Colby Magazine - Winter 1998 You Call This College Food?
Flash back 30 years. It's Friday and I'm in Cumberland, Maine's Greely High School cafeteria wolfing down fish sticks, mashed potatoes and canned spinach. I'm fuzzy on dessert, but it was something along the lines of mushy, pineapple-upside-down cake. What I do remember clearly was the neon-green, half-inch worm in my spinach. I didn't even complain.
    Later, at Adelphi University in New York, my culinary awareness expanded, as did my waistline, as I was introduced to bagels, cream cheese and yogurt. I gained 12 pounds the first semester.
    With experiences like these, it should come as a surprise that I was amazed--and envious--when recently two companions and I took in the sights, sounds, smells and tastes of Colby's dining halls.
    We arrived in time for lunch and headed straight for Dana Hall. The pleasant cashier told us that for five bucks we could eat all we wanted for as long as we wanted. Large and modern, with gorgeous floor-to-ceiling arched windows affording beautiful campus views, Dana Hall serves about 1,000 students per meal by offering a mostly help-yourself smorgasbord. There were four kinds of pizza, two soups, grilled burgers and hot dogs, a make-your-own sandwich bar featuring ham, turkey, egg and tuna salads, three cheeses and a variety of breads, two salad bars, and the piece de resistance, carved slices of roast beef. We downed bowls of great-tasting chowder and platefuls of salad, accompanied by pizza and turkey sandwiches. For dessert we sampled apple pie, ice cream, soft-serve yogurt and peanut butter and jelly brownies.
    We left Dana stuffed to the gills, but while we were impressed by the variety and quantity of food, we had frankly hoped for something a little more exciting.
    We found it at Foss Hall. Smaller yet grander, and older but somehow warmer than Dana, it has pink-glowing lanterns that hang on chains from its high ceiling, and its walls are lined with a double tier of multi-paned, arched windows. Long banquet tables stretch across the room in the spirit of communal dining. The soups of the day were cream of mushroom and vegetable with orzo. The salad bar offered, in addition to regular rabbit fare, couscous, organic garbanzo and kidney beans, tofu and fresh tortillas. The luncheon entrees included fried fish fillet, tofu-rice burger, a concoction of carrots, green beans, tomatoes and red peppers over brown rice, and tomato mozzarella pesto baguette. On slate for dinner was a make-your-own stir fry, and, get this, a sign on the wall encouraged students to bring in their own CDs.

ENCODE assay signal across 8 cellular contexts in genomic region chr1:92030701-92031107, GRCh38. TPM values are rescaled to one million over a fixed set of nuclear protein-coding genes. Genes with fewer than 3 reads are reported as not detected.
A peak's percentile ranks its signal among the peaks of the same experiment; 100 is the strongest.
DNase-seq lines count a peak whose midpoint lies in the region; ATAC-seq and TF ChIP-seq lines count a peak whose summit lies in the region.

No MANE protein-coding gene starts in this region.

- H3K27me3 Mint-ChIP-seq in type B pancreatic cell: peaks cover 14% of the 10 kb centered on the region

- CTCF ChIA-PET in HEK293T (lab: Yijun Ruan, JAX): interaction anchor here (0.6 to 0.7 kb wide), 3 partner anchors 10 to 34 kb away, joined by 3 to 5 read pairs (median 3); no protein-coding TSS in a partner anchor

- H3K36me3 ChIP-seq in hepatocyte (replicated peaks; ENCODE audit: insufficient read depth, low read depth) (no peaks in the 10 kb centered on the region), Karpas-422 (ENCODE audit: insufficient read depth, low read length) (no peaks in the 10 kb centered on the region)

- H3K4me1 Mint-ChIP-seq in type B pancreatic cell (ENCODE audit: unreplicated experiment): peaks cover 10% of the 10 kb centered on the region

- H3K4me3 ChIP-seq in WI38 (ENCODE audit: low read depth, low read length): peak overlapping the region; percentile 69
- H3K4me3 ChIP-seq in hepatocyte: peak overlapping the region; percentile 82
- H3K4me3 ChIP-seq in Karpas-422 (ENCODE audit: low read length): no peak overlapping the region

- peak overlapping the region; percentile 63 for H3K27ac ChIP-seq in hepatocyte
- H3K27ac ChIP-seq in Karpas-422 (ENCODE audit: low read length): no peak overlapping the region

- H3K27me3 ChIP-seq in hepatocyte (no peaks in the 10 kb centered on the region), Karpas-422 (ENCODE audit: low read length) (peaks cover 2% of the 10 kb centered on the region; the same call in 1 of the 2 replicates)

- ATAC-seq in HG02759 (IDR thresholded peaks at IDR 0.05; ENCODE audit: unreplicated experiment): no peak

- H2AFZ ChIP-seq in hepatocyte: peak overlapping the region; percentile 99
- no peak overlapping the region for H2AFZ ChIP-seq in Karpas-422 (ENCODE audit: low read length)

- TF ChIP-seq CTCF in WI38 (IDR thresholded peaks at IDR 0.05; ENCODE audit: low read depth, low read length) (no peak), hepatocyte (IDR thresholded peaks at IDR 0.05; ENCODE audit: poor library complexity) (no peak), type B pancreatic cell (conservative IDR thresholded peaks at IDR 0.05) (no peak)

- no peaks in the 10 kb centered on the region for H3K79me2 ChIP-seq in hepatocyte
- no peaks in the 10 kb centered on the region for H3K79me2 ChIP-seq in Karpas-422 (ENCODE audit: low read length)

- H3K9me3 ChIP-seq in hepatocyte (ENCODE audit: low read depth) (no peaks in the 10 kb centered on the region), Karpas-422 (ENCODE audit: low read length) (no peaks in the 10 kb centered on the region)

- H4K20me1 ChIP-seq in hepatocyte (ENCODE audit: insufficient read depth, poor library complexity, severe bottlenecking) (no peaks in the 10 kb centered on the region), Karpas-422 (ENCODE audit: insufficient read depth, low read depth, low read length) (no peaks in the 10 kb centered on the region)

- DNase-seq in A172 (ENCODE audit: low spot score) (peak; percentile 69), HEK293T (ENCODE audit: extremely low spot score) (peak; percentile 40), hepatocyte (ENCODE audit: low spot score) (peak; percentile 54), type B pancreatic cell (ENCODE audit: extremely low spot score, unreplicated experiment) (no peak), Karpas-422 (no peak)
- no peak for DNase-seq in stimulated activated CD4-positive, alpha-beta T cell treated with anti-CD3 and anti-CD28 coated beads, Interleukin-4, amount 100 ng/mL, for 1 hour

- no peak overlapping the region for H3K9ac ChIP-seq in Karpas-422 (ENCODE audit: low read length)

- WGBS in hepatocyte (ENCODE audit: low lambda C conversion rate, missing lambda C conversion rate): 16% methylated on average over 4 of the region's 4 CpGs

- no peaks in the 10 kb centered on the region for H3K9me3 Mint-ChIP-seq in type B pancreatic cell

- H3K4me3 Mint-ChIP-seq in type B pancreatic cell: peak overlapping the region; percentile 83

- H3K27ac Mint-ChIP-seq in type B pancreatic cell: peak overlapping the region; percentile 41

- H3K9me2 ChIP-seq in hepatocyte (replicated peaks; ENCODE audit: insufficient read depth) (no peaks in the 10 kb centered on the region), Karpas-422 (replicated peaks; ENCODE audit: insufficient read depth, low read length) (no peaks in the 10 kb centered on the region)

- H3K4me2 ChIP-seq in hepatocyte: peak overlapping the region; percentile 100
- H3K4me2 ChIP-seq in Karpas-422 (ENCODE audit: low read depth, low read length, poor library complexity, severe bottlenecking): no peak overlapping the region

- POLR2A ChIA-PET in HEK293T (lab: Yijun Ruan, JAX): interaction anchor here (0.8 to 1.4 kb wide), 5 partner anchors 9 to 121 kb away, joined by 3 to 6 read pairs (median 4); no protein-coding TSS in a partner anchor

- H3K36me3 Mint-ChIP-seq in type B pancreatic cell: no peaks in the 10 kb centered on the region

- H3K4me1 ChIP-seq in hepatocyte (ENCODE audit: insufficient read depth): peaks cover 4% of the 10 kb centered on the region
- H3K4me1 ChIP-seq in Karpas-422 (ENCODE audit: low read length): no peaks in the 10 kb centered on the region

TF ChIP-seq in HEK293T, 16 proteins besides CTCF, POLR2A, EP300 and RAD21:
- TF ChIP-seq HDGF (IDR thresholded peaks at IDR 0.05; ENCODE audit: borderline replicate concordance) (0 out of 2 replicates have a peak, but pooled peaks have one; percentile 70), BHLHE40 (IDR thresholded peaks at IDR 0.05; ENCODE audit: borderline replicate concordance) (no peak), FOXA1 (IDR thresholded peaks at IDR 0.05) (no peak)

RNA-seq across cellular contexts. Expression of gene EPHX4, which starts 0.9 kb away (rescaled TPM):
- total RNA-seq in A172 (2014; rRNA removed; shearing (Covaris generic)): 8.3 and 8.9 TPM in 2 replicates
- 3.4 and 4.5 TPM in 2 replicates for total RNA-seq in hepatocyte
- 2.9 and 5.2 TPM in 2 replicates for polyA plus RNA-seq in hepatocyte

With time to kill before dinner we did some research. Students told us that Dana Hall is known for its grilled food, Roberts for its pasta and Foss for its vegetarian slant. Which rules? That depended on whom we asked. All three have ardent admirers.
    Five o'clock found us in Roberts Hall, where Octoberfest was in full swing. Once a month Roberts hosts a "monotony break," which features a theme cuisine. Tonight's was German. For seven dollars we feasted on sauerbraten, stuffed cabbage, creamed Brussel sprouts, beets, and potatoes and noodles smothered in a delicious, gingersnap gravy, followed by apple strudel and German chocolate cake. We were ready to hibernate.
    Recently in Bath, Maine, a high school student, in the midst of a school-wide walkout, climbed a brick pillar and read a list of demands. One was that the cafeteria offer refunds for any food deemed inedible. What's this?, I wondered. Students actually expecting good food? I couldn't help thinking about the worm in my spinach 30 years ago.
    After sampling the offerings at Colby's dining halls, I realize that students' expectations aren't the only thing that's changed since I was in school. This food is good.
    Eleanor Steele reviews restaurants for the Portland Press Herald
Final Period